James Taranto says that the Left has ceased to be a revolutionary movement. Instead, it is a monolithic institution that spends its time trying to preserve the changes it has already wrought in society. The two big changes Taranto mentions are the New Deal of the 1930s and 1940s, and the sexual revolution of the 1970s and 1980s. With regard to the latter, he points to Ann Patchett’s defense of the modern sexual status quo in America. Patchett contends that a revolution, once done, cannot be undone. Says Patchett:
Here’s the thing about revolutions–there is no taking them back. . . . If you feel that the sexual revolution destroyed the American family by giving women power over their reproductive choices, and that power turned daughters and wives, by and large, into a bunch of wanton hussies, well, stew over your feelings all you want, but you might as well give up thinking that it is possible to herd us up and drive us back into the kitchen. . . .
For those who remain bitter about the revolution and wish it had never happened, join hands with the likes of me, who see the rights and freedoms of women as the only possible outcome for a thinking society.
Taranto points out the obvious fallacy in Patchett’s rather naive belief that you cannot put the genie back in the bottle (or, more prosaically, reverse historic trends):
The presumption that history inevitably moves in one ideological direction is reminiscent of Marx, just as the determination to defend decades-old revolutionary gains echoes the Brezhnev doctrine.
In one sense, of course, Patchett is right. Time moves only in one direction, and events that have happened cannot unhappen. The consequences of the sexual revolution will always be with us, just as the consequences of the Russian Revolution still are. But just as in the Soviet Union, that does not preclude the possibility of some sort of counterrevolution. The intellectual frailty of today’s defenses of the sexual revolution is one reason we think a sexual counterrevolution may be in the offing in the coming decades.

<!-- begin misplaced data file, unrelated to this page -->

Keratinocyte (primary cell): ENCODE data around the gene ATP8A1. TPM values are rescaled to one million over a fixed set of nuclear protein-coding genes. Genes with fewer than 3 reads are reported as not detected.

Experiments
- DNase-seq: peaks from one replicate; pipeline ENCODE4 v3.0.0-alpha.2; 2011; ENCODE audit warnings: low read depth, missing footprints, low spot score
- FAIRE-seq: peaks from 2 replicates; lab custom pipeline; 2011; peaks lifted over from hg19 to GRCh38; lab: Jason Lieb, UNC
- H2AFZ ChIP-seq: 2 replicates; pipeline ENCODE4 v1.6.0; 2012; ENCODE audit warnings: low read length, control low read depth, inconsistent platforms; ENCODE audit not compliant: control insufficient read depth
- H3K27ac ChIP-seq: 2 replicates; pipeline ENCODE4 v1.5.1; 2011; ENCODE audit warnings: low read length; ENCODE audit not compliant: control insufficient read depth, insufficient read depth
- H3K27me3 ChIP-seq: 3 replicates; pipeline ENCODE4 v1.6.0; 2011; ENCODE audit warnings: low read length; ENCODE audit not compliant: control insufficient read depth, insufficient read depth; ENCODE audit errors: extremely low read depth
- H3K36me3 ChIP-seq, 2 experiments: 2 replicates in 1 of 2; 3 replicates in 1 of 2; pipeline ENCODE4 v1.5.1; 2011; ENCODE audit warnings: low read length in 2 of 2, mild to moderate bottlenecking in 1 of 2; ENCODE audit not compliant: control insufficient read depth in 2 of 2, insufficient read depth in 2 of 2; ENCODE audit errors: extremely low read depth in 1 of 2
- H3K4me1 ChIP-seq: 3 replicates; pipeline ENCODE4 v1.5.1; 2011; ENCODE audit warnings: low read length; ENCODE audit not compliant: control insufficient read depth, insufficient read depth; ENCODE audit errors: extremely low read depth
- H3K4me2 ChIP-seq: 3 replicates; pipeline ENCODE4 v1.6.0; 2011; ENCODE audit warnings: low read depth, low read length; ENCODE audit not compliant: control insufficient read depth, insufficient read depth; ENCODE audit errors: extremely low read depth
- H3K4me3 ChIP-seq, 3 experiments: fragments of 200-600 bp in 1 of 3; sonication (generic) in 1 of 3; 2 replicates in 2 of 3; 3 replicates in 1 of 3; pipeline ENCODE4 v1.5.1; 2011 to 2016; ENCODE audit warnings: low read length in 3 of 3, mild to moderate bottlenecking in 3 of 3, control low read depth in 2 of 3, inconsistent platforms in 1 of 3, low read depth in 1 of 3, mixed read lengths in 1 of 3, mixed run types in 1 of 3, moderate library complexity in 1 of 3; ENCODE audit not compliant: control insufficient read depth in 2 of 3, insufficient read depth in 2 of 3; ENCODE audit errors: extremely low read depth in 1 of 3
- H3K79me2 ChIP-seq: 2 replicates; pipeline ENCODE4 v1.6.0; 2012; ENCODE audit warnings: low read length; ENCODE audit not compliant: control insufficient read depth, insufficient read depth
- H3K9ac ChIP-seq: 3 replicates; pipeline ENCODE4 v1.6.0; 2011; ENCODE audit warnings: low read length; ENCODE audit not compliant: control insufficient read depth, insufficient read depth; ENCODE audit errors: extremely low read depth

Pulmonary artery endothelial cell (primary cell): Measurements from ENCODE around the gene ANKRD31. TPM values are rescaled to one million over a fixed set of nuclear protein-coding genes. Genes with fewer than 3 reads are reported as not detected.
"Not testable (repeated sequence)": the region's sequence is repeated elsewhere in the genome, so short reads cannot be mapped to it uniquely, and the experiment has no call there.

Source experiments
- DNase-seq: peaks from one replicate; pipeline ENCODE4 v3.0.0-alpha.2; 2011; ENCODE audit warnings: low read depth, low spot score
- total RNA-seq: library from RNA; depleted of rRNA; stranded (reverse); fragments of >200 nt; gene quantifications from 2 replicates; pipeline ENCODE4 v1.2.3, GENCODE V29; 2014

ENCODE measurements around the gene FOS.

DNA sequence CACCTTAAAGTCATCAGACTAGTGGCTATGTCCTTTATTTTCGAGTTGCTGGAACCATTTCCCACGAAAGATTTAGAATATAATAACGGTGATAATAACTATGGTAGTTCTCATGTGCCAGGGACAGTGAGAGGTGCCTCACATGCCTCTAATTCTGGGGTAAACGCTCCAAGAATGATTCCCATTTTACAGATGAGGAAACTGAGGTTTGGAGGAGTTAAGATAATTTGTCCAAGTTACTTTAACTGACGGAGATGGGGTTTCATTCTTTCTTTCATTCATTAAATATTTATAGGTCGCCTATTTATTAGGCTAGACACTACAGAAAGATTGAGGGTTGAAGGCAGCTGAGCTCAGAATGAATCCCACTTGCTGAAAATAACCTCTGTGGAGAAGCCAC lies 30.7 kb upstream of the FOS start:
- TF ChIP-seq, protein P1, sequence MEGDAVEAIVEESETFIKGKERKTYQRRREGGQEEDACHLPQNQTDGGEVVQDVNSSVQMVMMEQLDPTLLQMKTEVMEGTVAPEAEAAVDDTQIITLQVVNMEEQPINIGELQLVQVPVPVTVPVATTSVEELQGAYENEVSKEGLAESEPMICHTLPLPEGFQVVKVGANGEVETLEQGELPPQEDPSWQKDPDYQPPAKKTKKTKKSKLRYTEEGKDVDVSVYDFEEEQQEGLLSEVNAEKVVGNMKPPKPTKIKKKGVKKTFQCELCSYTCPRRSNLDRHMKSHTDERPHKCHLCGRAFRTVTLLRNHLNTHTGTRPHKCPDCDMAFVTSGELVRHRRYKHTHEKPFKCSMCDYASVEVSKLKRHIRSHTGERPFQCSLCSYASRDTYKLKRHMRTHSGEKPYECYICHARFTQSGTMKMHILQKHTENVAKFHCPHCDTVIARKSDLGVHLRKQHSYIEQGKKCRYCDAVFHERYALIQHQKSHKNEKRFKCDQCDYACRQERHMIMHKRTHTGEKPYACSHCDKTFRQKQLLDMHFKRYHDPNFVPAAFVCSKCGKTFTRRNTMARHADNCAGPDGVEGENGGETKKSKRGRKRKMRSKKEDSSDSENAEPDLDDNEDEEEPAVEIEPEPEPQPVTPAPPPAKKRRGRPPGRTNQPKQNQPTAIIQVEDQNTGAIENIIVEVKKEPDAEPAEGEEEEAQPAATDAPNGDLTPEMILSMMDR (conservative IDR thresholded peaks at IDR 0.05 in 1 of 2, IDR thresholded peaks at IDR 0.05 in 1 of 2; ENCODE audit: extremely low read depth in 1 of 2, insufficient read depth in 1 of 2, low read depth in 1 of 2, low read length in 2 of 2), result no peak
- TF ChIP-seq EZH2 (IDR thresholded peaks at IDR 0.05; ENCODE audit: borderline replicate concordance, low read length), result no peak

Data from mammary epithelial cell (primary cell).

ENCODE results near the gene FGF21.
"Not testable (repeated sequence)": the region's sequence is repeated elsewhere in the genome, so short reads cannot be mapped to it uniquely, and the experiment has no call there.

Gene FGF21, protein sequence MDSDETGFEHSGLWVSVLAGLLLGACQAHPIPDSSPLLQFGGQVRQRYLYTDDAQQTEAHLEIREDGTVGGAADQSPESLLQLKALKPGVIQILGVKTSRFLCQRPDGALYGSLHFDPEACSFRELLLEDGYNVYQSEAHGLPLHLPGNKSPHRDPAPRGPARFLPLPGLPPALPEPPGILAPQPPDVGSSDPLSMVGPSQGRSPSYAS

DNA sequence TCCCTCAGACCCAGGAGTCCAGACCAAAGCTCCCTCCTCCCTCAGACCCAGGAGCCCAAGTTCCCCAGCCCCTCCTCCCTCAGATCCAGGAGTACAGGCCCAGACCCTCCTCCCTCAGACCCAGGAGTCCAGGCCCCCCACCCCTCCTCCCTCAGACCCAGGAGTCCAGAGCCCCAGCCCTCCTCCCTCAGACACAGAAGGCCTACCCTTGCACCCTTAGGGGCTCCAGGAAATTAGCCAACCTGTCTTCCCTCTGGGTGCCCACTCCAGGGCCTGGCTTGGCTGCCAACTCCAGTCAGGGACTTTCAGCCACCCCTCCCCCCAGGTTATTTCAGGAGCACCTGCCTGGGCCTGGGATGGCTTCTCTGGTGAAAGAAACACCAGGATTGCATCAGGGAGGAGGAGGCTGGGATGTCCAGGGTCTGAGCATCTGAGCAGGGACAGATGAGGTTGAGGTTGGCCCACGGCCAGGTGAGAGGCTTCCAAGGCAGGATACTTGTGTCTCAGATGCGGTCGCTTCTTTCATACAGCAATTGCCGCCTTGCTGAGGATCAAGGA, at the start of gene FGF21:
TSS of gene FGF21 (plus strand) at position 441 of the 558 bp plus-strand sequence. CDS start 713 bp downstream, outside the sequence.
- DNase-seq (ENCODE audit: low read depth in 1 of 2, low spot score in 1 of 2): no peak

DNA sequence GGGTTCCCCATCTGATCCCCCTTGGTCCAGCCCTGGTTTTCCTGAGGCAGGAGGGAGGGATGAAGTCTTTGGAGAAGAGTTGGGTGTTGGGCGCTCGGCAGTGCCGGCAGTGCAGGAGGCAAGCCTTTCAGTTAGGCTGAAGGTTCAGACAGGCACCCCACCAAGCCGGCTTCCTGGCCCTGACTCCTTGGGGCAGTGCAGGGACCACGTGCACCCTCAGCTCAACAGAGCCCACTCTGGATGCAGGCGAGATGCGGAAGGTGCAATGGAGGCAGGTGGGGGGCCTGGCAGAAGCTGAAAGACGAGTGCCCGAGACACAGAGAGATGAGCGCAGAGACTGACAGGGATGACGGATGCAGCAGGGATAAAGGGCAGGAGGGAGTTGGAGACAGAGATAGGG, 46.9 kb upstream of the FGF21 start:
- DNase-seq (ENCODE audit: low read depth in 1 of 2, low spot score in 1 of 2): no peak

Apropos the sexual revolution, and the fact that sexual mores are anything but irrevocable, think about this: The Victorian era, one of the most sexually staid periods in modern Western history, followed swiftly upon the heels of the extraordinary licentiousness that characterized the late 18th and early 19th centuries. (For more on that pre-Victorian sexual revolution, check out The Origins of Sex: A History of the First Sexual Revolution, by Faramerz Dabhiowala. I haven’t read it yet, so I don’t know if I’ll agree with its ultimate conclusions, but I do know that it provides detailed evidence about the social debauchery that existed side-by-side with Jane Austen’s refined world.)
It was no coincidence that the restrained Victorians immediately followed the Georgian rakes. The Victorian era was a direct response to the social decay and upheaval of that earlier sexual revolution. It was, to use Taranto’s word, a Counter-Revolution, one that took place, not in the streets, but in drawing rooms, parlors, and bedrooms. As much as anything, a social revolution can result from a sense of repugnance. Society may feel that it has reached a point of almost no return, and withdraw, much as a snail does when it senses a killing amount of salt in its environment.
I do not believe that our society will revert to barefoot, pregnant, and in the kitchen, just as the Victorians didn’t revert to wimples and witch-burning. I do believe, however, that an increasing number of American people feel that they are staring into a moral abyss, and that they need to draw back before they (and their children) are pitched into the darkness below.